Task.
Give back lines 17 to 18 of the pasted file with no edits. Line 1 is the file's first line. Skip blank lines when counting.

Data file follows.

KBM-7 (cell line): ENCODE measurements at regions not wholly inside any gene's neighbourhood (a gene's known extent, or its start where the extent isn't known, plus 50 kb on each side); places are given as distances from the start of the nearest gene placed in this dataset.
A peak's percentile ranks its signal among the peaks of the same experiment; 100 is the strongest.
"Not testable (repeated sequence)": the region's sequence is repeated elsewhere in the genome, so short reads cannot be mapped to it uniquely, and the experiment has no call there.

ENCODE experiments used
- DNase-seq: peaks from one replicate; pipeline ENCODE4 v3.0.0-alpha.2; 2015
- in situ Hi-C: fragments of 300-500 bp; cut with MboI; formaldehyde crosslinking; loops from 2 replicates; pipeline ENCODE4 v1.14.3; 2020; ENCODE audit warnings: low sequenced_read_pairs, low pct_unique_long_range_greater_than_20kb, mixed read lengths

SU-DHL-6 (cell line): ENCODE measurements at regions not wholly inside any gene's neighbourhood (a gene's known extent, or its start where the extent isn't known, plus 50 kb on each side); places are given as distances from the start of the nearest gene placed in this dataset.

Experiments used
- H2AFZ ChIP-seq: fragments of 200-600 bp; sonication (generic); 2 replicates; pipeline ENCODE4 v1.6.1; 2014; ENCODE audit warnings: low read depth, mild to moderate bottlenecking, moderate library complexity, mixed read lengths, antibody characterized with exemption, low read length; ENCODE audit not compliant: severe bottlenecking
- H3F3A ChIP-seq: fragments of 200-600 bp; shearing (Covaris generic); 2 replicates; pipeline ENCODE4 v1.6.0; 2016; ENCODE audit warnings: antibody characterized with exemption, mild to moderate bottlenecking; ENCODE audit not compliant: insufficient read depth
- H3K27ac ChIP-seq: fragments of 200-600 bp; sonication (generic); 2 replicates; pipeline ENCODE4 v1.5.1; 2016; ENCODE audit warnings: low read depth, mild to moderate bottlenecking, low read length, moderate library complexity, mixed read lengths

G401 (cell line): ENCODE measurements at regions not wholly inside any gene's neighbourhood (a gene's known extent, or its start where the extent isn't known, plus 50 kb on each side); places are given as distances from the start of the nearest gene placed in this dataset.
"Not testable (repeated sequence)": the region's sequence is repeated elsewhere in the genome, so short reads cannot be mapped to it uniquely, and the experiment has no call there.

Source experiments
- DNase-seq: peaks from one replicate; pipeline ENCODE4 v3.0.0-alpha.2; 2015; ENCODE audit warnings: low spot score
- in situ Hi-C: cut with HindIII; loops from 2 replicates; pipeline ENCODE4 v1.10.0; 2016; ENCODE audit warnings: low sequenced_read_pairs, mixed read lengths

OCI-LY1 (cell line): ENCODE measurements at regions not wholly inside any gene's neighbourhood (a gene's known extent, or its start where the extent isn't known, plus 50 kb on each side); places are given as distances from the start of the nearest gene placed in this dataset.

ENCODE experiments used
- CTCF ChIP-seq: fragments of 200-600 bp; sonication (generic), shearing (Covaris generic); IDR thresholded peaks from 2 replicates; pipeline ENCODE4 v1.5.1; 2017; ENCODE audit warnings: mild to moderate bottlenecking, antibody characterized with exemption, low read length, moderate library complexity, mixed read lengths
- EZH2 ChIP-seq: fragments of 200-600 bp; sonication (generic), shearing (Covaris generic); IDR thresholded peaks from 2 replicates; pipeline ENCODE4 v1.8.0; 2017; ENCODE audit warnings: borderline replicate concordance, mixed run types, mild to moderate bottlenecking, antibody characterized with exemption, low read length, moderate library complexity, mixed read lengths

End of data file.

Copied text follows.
OCI-LY1 (cell line): ENCODE measurements at regions not wholly inside any gene's neighbourhood (a gene's known extent, or its start where the extent isn't known, plus 50 kb on each side); places are given as distances from the start of the nearest gene placed in this dataset.

ENCODE experiments used